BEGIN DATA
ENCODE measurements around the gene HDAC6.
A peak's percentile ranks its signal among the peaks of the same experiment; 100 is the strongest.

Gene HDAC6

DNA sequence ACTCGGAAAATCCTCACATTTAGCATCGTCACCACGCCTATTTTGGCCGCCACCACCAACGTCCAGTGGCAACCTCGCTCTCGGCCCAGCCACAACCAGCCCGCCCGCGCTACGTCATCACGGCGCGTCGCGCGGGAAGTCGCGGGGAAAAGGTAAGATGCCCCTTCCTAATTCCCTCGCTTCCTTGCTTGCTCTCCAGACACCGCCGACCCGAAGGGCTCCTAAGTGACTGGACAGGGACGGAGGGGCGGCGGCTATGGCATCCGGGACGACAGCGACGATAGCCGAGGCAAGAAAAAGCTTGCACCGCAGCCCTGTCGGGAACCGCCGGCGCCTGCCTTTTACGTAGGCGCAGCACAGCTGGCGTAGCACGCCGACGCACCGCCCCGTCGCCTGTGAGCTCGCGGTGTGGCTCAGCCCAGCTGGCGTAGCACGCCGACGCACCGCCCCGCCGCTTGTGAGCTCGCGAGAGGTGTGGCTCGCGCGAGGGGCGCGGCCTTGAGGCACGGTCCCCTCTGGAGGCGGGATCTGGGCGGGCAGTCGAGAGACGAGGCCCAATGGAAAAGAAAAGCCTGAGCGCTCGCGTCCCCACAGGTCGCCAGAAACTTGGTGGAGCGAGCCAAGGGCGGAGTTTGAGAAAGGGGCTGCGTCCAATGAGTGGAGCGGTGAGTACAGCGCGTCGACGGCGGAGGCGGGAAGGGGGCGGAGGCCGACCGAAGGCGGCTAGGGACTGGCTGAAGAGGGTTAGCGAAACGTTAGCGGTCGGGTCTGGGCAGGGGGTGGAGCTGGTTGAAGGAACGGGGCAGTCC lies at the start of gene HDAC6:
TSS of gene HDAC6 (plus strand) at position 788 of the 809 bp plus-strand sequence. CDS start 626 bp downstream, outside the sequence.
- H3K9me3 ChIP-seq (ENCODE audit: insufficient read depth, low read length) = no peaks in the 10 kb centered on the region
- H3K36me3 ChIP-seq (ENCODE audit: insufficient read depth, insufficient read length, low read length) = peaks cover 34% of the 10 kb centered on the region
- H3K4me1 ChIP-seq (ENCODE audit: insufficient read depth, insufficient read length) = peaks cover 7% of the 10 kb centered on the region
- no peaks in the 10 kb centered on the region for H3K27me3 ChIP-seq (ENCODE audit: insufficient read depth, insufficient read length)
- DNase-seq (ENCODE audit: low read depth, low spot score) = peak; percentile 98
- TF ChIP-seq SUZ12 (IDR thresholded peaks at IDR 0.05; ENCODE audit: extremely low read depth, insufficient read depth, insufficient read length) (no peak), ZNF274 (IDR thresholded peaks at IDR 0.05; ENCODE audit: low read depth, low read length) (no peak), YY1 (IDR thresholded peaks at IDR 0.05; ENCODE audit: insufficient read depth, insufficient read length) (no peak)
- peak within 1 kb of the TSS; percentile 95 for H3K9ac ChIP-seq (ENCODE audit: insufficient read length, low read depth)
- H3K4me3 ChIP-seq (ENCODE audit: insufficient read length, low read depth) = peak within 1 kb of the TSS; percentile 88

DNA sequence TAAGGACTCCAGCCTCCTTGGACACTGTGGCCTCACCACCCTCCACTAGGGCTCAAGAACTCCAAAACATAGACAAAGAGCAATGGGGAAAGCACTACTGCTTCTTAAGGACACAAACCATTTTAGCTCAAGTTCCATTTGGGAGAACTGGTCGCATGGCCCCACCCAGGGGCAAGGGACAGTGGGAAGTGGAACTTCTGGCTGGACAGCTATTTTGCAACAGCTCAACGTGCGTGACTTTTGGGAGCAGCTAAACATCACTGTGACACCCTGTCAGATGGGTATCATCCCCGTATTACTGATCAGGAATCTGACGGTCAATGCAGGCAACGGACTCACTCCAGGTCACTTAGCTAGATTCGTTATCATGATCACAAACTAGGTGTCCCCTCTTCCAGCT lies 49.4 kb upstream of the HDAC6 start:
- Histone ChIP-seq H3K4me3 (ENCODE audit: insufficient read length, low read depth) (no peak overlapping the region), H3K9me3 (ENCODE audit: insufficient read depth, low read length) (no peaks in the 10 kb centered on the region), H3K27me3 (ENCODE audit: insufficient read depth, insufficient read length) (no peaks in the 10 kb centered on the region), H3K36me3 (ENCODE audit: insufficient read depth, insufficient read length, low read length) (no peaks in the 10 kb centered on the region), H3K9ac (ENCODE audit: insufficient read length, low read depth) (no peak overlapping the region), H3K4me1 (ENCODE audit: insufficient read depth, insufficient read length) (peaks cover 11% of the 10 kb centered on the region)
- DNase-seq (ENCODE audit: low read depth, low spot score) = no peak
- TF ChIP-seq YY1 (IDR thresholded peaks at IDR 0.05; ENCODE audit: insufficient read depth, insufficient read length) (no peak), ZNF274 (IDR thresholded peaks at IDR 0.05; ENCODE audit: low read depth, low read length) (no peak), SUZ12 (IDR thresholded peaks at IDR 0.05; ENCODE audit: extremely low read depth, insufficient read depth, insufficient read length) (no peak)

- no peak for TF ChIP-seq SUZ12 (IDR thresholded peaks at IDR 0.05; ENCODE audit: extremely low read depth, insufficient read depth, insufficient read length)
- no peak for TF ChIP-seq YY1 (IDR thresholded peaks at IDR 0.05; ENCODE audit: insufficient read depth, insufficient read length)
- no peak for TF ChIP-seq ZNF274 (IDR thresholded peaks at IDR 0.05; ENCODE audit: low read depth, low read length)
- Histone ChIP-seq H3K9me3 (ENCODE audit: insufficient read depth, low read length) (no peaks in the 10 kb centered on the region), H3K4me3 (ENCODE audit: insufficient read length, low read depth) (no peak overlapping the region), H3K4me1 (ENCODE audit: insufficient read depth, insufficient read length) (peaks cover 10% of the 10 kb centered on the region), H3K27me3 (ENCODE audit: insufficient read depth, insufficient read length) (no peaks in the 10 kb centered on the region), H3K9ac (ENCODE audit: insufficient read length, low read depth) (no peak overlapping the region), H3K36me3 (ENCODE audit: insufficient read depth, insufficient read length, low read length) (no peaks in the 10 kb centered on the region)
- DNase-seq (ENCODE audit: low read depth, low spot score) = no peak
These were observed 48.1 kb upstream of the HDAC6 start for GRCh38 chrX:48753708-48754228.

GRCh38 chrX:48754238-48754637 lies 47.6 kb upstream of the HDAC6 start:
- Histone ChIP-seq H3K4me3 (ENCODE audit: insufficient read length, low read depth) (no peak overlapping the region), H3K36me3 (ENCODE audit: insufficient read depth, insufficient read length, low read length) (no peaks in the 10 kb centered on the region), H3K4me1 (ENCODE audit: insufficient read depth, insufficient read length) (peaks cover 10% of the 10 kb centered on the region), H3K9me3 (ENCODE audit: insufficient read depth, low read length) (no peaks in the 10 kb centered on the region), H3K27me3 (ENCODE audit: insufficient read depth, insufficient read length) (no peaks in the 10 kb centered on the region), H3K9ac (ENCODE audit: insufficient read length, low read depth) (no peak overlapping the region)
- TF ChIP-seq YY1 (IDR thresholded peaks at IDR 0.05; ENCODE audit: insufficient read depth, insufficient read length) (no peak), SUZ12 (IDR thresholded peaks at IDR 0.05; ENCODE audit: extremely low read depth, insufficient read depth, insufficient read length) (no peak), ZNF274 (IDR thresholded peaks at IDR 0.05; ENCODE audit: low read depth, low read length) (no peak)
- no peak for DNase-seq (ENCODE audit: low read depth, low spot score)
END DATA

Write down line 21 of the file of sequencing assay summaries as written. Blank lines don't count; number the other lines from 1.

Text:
- Histone ChIP-seq H3K9me3 (ENCODE audit: insufficient read depth, low read length) (no peaks in the 10 kb centered on the region), H3K4me3 (ENCODE audit: insufficient read length, low read depth) (no peak overlapping the region), H3K4me1 (ENCODE audit: insufficient read depth, insufficient read length) (peaks cover 10% of the 10 kb centered on the region), H3K27me3 (ENCODE audit: insufficient read depth, insufficient read length) (no peaks in the 10 kb centered on the region), H3K9ac (ENCODE audit: insufficient read length, low read depth) (no peak overlapping the region), H3K36me3 (ENCODE audit: insufficient read depth, insufficient read length, low read length) (no peaks in the 10 kb centered on the region)